Node.js uses Google’s V8 JavaScript Engine, and makes it possible to write javascript that runs on the server! So now all the web developers that already knew javascript, could also write server-side code. JavaScript in both Client and Server makes total sense!
As I mentioned this is just an overview, but if you would like similar articles but more in-depth, or you want to have a workshop or presentation for your company, just drop me a line or comment on this post, and I’ll do my best to provide that.
You can learn more Node.js at Wikipedia or Official Node.js website
Official Website: https://nodejs.org/en/

What is npm?

As the community around Node.js grew, they started creating packages (modules) that everyone could use, like a package for converting numbers to Roman Numerals, or creating WebApi, or sending emails, and thousands more. The most common way of managing these was by using a small but awesome utility called npm: Node Package Management. or Node Package Manager. Recently there is also a new kid in the block called yarn, that in essence does the same thing. These tools can also be referred to as Dependency Management tools.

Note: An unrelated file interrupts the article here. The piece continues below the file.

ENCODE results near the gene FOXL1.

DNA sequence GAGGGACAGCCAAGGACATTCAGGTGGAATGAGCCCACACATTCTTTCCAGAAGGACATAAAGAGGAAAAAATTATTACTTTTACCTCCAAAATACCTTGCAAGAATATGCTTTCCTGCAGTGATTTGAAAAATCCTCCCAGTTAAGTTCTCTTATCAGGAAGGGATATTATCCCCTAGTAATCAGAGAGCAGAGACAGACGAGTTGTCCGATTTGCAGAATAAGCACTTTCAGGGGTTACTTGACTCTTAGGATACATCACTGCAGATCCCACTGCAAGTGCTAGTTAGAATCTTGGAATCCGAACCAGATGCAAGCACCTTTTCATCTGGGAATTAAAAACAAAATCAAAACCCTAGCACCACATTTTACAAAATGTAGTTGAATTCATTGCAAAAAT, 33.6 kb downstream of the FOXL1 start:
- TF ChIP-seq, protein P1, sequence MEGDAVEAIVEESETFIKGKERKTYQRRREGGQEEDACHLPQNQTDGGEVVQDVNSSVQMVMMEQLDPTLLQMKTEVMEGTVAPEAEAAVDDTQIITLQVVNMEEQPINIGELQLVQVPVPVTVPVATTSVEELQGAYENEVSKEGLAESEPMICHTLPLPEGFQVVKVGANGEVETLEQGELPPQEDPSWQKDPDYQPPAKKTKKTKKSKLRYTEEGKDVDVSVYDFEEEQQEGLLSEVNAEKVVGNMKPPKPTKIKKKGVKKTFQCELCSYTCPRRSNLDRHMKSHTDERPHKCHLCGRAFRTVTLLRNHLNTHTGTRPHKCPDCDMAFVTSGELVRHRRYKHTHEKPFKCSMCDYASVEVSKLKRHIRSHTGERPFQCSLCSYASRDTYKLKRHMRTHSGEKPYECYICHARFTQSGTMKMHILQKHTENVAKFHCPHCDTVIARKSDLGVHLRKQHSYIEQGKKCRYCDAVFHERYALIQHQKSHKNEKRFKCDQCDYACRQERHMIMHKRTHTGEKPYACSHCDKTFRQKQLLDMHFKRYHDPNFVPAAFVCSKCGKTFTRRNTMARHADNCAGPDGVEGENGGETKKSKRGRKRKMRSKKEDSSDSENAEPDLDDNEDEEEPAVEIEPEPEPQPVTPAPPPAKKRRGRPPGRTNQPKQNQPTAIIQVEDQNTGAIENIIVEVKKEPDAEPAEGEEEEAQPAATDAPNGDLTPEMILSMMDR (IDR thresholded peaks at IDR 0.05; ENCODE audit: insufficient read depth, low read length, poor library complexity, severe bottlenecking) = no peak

Again, since this is just an overview, we won’t dig deep into these, but if you want to start a new Node.js application, first download and install Node.js, then you can do:
npm init
and answer a couple of questions. Now you have a npm  ready application. you can create index.js file and make it a Node.js application, or you can add some other libraries and make it React or Angular application.
Assuming we want a Node.js app, you have to create an index.js file, this would be the point of entry for your application.
 If we want to add logging, there is a package called winston, we can just install it like:
npm install winston –save
and then in our index.js file we can use it:
var winston = require(“winston”);
winston.log(‘info’, ‘Hello distributed log files!’);
winston.info(‘Hello again distributed logs’);
 You can run your node.js app by typing
node index
 In Part two of this “how to make sense” article, I’ll try to do a brief overview of JavaScript testing, (Jasmine, Karma, Mocha, Chai ….) and Linting, and mention some other popular libraries, like Lodash, jQuery, Breeze, …
I hope this will give you a good overview of JavaScript world so that you can see how these different components fit together.
If you don’t have pluralsight, I recommend checking it out, it is a great learning tool.
Learning Tools:
Happy Coding 🙂